Tuesday, September 22, 2009

Viva la Résistance!

Doubtless because one of my friends was non-Aryan, they confiscated my lovely little typewriter, my entire stock of paper, and rough drafts of articles on art and folklore . . . They dismantled my dining-room table, as the mechanism for extending it seemed to offend them. . . The chest in which we keep the silverware got them terribly excited. In Pierre's bedroom they fell upon a tube of Indian ink that was doubtless of enormous interest. From a bowl in my bedroom where I keep small change - some fifty or so nickel coins - they deduced that I had read a tract urging the French people to remove these coins from circulation.

Agnès Humbert was born in 1894 to a French soldier and an English expatriate mother. In 1916, at age twenty-one, she married George Sabbagh, an Egyptian-born artist who served in the British army during World War I. Both became pupils of the Symbolist painter Maurice Denis. Her sons Jean and Pierre were born in 1917 and 1918, but by 1934, Humbert and Sabbagh were divorced. Humbert, who had been trained as a watercolorist, went on to study art history at the Ecole du Louvre, where she also earned two postgraduate diplomas in philosophy and ethnography. Having established a solid reputation as an art historian, she joined the staff of Musée des Artes et Traditions Populaires. True to her leftist and militant anti-fascist beliefs, she was a staunch supporter of the Popular Front and a teacher at the Université ouvrière (worker's university). Her professional life reflected her political convictions: she collected photographic documentation of the strikes of 1936 and traveled to Russia in 1939 to study Soviet cultural life. When World War II broke out, she was forty-three years old and had two grown sons.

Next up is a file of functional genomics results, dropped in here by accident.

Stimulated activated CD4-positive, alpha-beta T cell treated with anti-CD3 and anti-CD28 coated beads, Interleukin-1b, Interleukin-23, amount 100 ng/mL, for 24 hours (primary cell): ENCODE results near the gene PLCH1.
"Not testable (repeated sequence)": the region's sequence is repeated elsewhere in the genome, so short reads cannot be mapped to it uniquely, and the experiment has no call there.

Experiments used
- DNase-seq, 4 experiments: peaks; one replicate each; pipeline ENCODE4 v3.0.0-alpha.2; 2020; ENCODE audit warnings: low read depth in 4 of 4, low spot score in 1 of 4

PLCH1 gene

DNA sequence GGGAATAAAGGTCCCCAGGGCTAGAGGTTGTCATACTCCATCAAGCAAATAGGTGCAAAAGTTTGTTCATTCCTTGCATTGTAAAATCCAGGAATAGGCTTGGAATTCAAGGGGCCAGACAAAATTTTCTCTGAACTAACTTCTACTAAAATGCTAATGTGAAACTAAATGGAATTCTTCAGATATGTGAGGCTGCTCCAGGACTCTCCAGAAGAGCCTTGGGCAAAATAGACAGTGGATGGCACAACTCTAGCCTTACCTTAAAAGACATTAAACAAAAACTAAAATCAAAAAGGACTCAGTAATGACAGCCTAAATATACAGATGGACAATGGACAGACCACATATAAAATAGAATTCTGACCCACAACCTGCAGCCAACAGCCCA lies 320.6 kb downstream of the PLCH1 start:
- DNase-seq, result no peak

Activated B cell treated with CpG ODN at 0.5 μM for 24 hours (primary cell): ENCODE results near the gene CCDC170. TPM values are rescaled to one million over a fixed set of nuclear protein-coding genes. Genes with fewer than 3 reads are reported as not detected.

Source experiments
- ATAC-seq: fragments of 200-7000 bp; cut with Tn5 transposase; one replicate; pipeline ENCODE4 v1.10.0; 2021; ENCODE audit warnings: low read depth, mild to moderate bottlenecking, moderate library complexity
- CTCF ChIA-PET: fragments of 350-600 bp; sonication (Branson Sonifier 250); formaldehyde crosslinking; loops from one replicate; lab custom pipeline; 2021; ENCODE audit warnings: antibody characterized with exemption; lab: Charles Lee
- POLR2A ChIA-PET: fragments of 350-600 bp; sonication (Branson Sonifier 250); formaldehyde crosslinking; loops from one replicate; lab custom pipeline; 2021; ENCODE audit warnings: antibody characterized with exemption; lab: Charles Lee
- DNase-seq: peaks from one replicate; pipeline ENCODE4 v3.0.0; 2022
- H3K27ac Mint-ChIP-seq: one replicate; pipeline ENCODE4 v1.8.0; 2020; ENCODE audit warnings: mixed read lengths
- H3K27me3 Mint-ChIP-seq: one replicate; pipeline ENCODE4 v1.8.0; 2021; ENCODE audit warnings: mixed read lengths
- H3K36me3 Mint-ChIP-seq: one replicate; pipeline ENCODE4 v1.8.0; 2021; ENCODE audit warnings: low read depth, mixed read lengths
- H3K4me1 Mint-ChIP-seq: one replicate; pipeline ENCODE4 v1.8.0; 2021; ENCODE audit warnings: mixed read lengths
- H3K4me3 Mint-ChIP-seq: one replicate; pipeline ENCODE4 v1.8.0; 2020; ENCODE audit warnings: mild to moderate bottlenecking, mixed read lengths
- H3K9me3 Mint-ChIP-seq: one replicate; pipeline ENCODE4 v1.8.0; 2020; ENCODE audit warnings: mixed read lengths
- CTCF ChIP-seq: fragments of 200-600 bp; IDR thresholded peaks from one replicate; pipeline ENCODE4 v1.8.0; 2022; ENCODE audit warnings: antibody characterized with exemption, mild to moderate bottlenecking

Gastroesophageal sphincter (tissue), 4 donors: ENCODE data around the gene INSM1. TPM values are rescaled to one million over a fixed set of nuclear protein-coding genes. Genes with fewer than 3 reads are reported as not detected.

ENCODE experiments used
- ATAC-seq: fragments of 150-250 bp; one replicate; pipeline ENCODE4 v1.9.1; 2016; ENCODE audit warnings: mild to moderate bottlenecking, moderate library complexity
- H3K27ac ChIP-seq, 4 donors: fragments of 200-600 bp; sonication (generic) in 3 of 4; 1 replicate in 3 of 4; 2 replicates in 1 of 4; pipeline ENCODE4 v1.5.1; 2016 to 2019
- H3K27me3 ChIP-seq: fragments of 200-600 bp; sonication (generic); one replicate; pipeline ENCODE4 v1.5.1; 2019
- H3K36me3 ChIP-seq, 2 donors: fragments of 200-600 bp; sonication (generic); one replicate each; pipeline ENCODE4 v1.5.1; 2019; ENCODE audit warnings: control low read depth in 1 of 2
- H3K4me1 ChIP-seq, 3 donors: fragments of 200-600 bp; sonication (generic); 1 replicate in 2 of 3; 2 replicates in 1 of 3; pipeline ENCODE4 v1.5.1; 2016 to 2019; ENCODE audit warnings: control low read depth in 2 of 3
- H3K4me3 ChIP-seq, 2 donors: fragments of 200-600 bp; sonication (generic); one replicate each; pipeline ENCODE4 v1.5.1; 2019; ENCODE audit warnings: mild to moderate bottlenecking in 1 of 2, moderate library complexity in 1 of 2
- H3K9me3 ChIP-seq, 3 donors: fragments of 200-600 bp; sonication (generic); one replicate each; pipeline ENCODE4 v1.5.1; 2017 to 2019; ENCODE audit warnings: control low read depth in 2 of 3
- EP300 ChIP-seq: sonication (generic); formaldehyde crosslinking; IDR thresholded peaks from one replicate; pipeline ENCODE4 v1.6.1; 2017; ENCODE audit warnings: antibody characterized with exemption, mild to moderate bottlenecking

Personal politics aside, Humbert does not fit the image we often have of a "resistance" fighter. She was not a young romantic. She was sympathetic to communism but she wasn't a revolutionary. Under the German occupation, she wasn't desperate and could have remained in her position if she just kept her head down. But the humiliation of defeat and invasion, and an ensuing sense of restlessness urging her just to do something, drove her and several fellow intellectuals to come together and form what became one of the primary foundations of the famed French Resistance. Humbert distributed anti-Nazi propaganda, edited an anti-Nazi broadsheet, and participated in nascent intelligence-gathering operations. But a Gestapo double agent betrayed the group, and she was arrested in March of 1941. She spent a year in a notorious Nazi-controlled French prison, faced a sham trial, and was subsequently deported to Germany to serve as an industrial slave laborer.

Résistance: A Woman's Struggle and Defiance in Occupied France, first published in 1946 but only just now appearing in English (to be released tomorrow, September 23, 2009, by Bloomsbury Books) recounts, in present-tense diary form, Agnès Humbert's nearly five years in Nazi captivity. Though she was never held in an actual death/concentration camp (i.e. Auschwitz, Dachau), the conditions she endured may well have matched what many Jewish inmates experienced. Close, constant, and unprotected contact with acid and chemical vapor destroyed the prisoners' hands and clothing, caused spells of blindness, and ravaged their lungs. Hygiene was nonexistent, from overflowing sop buckets to underwear unwashed for weeks. Beatings were frequent. The winter cold was relentless, air raids were a constant threat, and the scant food was barely edible. Humbert was also briefly held at Allendorf, a sub-camp of Buchenwald, where she observed prisoners abandoned in cells with only the dead for company.